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Sunday 29 November 2009

Lady Constance Lytton

Like Grand Duchess Elizabeth, Lady Constance Lytton (daughter of the Viceroy of India and Queen Victoria's lady-in-waiting) is one of the half-forgotten heroines of history.

A gentle person - a vegetarian and animal lover - who had been a semi-invalid for much of her life,Lady Constance had a chance meeting with a group of working class girls, among whom were some suffragettes. Although she had been opposed to the militancy, she empathised with their cause and gradually began to realize that, without any political voice, all their peaceful protests were ignored. Eventually, she participated in a demonstration to Parliament and was arrested. On account of her aristocratic background she was given preferential treatment in prison and released early. When she received the same treatment a second time, she wished to prove the injustrice of system that treated working class women one way, and wealthy women differently.

She disguised herself as a poor seamstress (as seen in the picture above) and was subsequently arrested for making a protest about the appalling treatment received by other suffragette prisoners in Walton Gaol. Once imprisoned she adopted a hunger strike and was brutally forcibly-fed, without a medical examination which would have revealed her chronic heart complaint and which had been the excuse for her earlier shorter sentences. The treatment she received seriously damaged her health and she never fully recovered.Shortly before her death she wrote a book "Prisons and Prisoners" describing some of the tragic stories of other women prisoners.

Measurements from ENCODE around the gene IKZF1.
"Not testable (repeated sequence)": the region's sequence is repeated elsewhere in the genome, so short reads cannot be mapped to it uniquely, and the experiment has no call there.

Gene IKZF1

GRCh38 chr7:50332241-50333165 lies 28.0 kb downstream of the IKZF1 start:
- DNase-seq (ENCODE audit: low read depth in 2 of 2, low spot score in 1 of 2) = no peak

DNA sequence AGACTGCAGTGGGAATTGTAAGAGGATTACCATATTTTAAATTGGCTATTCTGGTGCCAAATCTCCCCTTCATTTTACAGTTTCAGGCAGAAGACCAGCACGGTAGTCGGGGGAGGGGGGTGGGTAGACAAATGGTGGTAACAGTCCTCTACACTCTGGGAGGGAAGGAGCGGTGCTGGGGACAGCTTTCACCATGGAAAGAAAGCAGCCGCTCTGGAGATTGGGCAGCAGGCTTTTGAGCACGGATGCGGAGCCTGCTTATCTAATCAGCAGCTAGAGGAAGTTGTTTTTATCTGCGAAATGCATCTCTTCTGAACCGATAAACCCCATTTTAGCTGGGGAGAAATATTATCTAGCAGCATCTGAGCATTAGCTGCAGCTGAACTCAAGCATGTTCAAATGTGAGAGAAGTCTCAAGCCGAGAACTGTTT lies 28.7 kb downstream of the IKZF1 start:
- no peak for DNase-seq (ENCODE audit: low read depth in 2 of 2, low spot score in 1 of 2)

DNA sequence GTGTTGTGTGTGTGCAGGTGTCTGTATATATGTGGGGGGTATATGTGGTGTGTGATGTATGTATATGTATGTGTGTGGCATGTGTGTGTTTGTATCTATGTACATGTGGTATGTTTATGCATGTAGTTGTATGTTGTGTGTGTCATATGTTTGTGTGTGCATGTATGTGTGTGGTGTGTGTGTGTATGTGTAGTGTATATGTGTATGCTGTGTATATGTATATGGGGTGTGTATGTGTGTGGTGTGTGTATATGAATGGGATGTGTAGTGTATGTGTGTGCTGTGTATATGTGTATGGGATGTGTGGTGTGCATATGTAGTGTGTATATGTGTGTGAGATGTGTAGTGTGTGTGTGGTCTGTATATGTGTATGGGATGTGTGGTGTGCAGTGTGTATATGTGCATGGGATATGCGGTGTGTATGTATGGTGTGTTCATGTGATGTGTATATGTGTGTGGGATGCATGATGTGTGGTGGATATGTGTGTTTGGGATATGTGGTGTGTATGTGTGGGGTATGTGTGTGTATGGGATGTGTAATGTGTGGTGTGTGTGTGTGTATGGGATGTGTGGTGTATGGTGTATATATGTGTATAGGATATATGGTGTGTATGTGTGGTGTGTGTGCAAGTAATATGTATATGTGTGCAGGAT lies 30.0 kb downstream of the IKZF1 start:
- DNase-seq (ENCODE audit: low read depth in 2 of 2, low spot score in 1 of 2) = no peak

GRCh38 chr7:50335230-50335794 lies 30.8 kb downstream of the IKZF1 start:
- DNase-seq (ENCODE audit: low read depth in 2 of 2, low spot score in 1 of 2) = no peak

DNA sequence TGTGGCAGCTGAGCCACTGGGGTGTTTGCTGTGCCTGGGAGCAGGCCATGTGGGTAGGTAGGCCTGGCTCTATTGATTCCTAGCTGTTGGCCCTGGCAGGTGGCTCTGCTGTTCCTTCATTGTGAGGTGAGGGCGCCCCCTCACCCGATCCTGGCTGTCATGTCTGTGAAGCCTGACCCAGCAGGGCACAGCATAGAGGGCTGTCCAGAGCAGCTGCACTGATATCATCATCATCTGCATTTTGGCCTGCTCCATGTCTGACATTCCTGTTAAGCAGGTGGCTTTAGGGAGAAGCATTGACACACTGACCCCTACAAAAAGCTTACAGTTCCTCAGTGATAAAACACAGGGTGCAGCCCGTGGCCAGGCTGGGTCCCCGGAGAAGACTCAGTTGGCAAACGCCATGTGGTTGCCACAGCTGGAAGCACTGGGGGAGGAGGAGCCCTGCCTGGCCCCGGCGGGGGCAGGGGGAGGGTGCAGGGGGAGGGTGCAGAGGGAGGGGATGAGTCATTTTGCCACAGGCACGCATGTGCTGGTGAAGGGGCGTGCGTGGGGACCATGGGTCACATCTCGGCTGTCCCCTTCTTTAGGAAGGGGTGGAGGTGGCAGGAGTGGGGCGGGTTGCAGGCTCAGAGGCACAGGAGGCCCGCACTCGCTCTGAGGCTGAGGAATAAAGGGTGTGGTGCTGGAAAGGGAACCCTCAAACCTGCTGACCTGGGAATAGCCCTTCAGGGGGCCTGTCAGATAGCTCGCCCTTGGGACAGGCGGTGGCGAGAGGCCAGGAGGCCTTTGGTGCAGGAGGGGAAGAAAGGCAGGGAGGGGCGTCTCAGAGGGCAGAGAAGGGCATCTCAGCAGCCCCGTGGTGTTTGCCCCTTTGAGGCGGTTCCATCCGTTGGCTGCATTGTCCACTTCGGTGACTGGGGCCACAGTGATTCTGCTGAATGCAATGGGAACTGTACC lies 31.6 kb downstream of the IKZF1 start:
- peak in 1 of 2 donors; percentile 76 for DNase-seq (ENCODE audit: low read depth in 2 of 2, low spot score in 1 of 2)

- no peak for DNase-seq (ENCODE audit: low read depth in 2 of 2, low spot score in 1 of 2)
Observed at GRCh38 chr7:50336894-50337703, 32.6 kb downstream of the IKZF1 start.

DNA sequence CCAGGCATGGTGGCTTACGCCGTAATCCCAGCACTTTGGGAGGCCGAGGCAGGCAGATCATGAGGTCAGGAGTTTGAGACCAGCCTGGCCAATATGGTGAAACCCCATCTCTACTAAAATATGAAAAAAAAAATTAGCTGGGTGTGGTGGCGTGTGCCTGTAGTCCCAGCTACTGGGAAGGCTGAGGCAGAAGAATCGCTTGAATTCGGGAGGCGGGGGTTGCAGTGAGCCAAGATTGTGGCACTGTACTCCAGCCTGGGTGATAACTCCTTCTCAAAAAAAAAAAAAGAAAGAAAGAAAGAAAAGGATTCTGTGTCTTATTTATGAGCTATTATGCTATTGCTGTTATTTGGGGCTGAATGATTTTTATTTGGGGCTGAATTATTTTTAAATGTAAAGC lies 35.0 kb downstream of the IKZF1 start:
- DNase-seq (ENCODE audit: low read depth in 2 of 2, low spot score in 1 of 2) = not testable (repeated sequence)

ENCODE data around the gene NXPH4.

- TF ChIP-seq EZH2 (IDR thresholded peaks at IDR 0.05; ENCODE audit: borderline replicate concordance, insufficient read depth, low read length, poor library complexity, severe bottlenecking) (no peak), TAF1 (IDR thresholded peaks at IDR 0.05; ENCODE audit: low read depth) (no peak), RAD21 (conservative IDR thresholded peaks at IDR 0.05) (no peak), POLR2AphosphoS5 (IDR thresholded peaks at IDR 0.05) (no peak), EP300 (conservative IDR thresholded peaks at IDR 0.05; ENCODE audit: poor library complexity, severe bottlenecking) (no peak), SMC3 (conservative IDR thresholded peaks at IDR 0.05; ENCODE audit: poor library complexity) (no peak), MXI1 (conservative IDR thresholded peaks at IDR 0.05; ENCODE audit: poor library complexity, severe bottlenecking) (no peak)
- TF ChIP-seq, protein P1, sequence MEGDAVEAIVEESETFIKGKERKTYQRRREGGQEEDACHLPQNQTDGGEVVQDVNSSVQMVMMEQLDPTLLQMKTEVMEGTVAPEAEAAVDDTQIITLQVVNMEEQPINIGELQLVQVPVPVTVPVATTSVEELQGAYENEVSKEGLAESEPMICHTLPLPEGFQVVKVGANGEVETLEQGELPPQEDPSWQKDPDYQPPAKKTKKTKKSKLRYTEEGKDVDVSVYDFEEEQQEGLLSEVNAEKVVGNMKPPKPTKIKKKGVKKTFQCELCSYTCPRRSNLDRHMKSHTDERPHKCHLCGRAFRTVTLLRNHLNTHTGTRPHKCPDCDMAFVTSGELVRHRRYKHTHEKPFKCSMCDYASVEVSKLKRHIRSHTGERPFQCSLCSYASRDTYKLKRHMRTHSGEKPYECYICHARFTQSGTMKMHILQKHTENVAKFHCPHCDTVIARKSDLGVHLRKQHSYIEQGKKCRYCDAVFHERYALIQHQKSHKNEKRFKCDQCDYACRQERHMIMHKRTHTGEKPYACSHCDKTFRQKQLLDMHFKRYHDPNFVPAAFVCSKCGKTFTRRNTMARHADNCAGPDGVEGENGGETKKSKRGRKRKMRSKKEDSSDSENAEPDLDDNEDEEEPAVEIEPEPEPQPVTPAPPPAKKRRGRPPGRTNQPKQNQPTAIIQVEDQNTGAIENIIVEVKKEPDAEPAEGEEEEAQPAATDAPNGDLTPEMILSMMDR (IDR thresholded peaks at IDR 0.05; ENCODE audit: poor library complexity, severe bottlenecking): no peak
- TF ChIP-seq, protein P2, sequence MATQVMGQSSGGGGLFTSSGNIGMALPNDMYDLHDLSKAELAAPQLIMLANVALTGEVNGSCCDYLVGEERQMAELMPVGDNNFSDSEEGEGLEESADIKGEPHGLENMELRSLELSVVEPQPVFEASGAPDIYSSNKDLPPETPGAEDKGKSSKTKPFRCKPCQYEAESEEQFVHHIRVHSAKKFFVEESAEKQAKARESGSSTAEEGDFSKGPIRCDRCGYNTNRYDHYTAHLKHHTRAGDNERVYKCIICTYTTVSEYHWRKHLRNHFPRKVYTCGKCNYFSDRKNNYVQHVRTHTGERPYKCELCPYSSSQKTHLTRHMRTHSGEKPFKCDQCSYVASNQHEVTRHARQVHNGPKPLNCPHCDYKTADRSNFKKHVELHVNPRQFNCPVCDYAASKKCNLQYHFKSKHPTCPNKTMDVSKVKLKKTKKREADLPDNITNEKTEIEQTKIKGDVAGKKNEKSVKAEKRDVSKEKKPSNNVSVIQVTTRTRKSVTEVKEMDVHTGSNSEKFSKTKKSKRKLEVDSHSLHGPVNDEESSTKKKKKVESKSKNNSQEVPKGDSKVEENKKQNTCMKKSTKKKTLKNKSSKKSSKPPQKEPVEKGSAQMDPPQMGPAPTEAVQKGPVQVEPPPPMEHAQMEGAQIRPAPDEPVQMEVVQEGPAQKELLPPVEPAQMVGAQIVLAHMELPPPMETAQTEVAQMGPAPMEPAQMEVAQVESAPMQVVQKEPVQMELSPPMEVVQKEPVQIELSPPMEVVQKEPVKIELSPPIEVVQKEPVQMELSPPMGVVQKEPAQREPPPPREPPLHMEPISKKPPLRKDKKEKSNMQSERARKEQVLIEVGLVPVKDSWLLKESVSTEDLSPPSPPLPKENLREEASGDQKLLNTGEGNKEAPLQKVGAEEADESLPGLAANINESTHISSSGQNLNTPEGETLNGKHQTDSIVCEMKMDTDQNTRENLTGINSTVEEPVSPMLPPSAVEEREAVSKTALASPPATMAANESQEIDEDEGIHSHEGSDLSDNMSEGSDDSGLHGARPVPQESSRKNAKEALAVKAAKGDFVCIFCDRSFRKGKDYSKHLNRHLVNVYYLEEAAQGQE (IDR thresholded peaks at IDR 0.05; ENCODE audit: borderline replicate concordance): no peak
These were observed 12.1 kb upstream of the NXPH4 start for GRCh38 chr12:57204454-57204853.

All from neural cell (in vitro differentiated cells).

In that book she quotes some very beautiful lines, which I think are extremely inspiring:

"Have you seen the locusts, how they cross a stream? First one comes down to the water's edge and is swept away. Then another comes and another, and gradually their bodies pile up and make a bridge for the rest to pass over." She ended by saying, "Well, perhaps I made a track to the water's edge."


Viola said...

What an inspiring post, Christina! Thank you so much for writing this. Lady Constance did indeed make 'a track to the water's edge.'

Christina said...

Thank you for your comment, Viola! It is sad that so many brave people of the past are largely forgotten now, and it is wonderful to read of their inspiring lives, isn't it?
By the way, your Royal Rendezvous blog is very beautiful! I love your account of Vicky, and had not heard the lovely story of Strauss before. Thank you!

Viola said...

Thank you very much, Christina. I love your blog too, especially the moving post about "Random Harvest" and the inspiring post about Lady Lytton.

Christina said...

Thank you, Viola :-)